That dangling 13 and 8 at the end of the if-else branches takes a lot of getting used to IMHO (you can write ‘return 13;’ but apparently that’s considered ‘un-rustic’).

Testing: Now this is really nice, especially when writing a CPU emulator, where I’m writing a lot of small instruction-level tests in parallel to the implementation. For instance here’s a small test function which (very roughly) tests the implementation of the Z80 AND instruction. I’ve put this directly into the CPU implementation file:

    fn and8() {
        let mut cpu = cpu::new();
        cpu.reg[A] = 0xff; cpu.and8(0x01);
        assert!(0x01 == cpu.reg[A]); assert!(test_flags(&cpu, HF));
        cpu.reg[A] = 0xff; cpu.and8(0xaa);
        assert!(0xaa == cpu.reg[A]); assert!(test_flags(&cpu, SF|HF|PF));
        cpu.reg[A] = 0xff; cpu.and8(0x03);
        assert!(0x03 == cpu.reg[A]); assert!(test_flags(&cpu, HF|PF));

…and in a separate integration test module (also in a standard location) I have a number of higher level tests which run the entire instruction decoding- and execution loop, for instance this little Z80 program to test the DJNZ instruction:

    fn test_djnz() {
        let mut cpu = rz80::CPU::new();
        let prog = [
            0x06, 0x03,     // LD B,0x03
            0x97,           // SUB A
            0x3C,           // loop: INC A
            0x10, 0xFD,     // DJNZ loop
            0x00,           // NOP
        cpu.mem.write(0x0204, &prog);
        cpu.pc = 0x0204;

        assert!(7  == cpu.step()); assert!(0x03 == cpu.reg[rz80::B]);
        assert!(4  == cpu.step()); assert!(0x00 == cpu.reg[rz80::A]);
        assert!(4  == cpu.step()); assert!(0x01 == cpu.reg[rz80::A]);
        assert!(13 == cpu.step()); assert!(0x02 == cpu.reg[rz80::B]); assert!(0x0207 == cpu.pc);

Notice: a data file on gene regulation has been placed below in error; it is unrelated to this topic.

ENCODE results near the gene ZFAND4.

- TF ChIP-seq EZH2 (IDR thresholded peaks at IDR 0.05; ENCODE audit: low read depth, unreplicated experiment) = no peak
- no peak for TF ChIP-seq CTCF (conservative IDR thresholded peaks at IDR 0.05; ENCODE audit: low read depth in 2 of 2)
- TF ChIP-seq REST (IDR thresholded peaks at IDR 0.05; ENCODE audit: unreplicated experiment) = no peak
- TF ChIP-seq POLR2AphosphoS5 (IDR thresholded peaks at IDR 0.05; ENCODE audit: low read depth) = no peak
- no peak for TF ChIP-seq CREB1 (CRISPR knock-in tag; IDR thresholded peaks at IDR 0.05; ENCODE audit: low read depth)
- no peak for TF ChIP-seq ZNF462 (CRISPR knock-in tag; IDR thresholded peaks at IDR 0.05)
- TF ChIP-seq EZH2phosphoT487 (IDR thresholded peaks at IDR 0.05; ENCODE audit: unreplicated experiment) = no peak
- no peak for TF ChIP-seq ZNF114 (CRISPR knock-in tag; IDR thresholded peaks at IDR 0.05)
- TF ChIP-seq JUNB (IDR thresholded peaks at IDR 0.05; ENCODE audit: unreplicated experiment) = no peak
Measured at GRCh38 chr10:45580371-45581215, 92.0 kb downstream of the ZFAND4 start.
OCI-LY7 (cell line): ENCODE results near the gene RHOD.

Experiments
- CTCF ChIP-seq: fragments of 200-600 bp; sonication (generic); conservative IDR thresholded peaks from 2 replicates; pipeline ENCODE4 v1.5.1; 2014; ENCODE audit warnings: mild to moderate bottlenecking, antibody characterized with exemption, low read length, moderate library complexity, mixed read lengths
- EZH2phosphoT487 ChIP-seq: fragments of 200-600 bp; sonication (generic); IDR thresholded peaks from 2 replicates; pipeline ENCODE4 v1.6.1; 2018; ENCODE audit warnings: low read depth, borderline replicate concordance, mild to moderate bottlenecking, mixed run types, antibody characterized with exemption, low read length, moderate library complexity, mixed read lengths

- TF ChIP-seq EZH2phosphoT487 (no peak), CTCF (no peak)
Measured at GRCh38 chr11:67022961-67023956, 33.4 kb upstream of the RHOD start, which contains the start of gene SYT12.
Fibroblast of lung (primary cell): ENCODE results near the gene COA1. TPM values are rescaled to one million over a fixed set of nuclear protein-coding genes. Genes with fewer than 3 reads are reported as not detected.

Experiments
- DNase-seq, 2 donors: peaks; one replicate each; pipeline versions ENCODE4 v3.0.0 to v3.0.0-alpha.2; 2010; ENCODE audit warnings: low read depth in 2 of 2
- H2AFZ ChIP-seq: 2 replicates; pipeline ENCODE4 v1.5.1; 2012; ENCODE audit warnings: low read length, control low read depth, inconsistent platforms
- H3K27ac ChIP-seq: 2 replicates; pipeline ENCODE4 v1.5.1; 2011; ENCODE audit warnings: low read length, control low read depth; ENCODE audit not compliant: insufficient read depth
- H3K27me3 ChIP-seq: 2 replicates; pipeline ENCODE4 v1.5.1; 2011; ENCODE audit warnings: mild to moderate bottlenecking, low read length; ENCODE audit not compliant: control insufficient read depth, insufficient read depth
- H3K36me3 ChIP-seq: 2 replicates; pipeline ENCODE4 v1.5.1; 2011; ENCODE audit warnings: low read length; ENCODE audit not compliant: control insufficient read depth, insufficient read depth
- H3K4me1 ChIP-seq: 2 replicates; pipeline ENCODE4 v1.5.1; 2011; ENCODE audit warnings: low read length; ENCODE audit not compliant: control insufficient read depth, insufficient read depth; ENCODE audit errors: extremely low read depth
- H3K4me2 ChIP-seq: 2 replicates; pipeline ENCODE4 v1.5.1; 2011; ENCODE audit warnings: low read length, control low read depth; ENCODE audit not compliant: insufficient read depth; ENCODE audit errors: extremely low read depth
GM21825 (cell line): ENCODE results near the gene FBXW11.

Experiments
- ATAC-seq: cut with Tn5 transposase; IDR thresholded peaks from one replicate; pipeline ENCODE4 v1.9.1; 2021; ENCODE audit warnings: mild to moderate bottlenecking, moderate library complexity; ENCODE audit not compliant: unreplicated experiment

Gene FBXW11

assert!(4  == cpu.step()); assert!(0x02 == cpu.reg[rz80::A]);
        assert!(13 == cpu.step()); assert!(0x01 == cpu.reg[rz80::B]); assert!(0x0207 == cpu.pc);
        assert!(4  == cpu.step()); assert!(0x03 == cpu.reg[rz80::A]);
        assert!(8  == cpu.step()); assert!(0x00 == cpu.reg[rz80::B]); assert!(0x020A == cpu.pc);

Nearly after each single line writing those tests, I do a :!cargo test from inside vim, and get the result in a fraction of a second:


Integration with TravisCI is also extremely simple. Just add the following .travis.yml file to the project root:

language: rust
    - stable
    - beta
    - nightly
        - rust: nightly

This builds the project against 3 Rust versions (stable, beta and nightly), runs the tests and produces the following output (click me).

One slightly annoying borrow checker bug(?): I stumbled over one very simple but annoying problem where the borrow checker seems to give a false-positive warning.

A similar problem is detailed here (I had that one too):

Here’s the problem in a nutshell (including my possibly wrong interpretation):

A couple of methods to read and write emulator memory, and decrement a value:

    /// read a byte from memory
    pub fn r8(&self, addr: u16) -> u8 {
        // ...
    /// write a byte to memory
    pub fn w8(&mut self, addr: u16, val: u8) {
        // ...
    /// decrement value and update CPU flags
    pub fn dec8(&mut self, val: u8) -> u8 {
        // ...

In the actual instruction decoder method I want to implement the Z80 instruction DEC (HL), which loads a byte from memory at address HL, decrements it, and writes the result back to the address at HL.

I should be able to write this as a one-liner like this:

    pub fn decode(&mut self) {
        // ...
        self.w8(addr, self.dec8(self.r8(addr));
        // ...

This first calls r8(), then dec8(), then w8() all sequentially one after the other. But Rust complains that it ‘cannot borrow *self as mutable more than once at a time’. May be I’m wrong, but I think that’s a false positive, the following code should be completely equivalent and is accepted:

    pub fn decode(&mut self) {
        // ...
        let x = self.r8(addr);
        let y = self.dec8(x);
        self.w8(addr, y);
        // ...

Ok, enough for today. I hope to do a couple more blog posts like this as I progress with the emulator. One interesting problem I’ll need to solve is for instance: how do I get a Z80 program dump from a binary file converted into a Rust array inside a source file. In C/C++ I use python code generation for this, fully integrated into the build process. Not sure yet what’s the best way in Rust.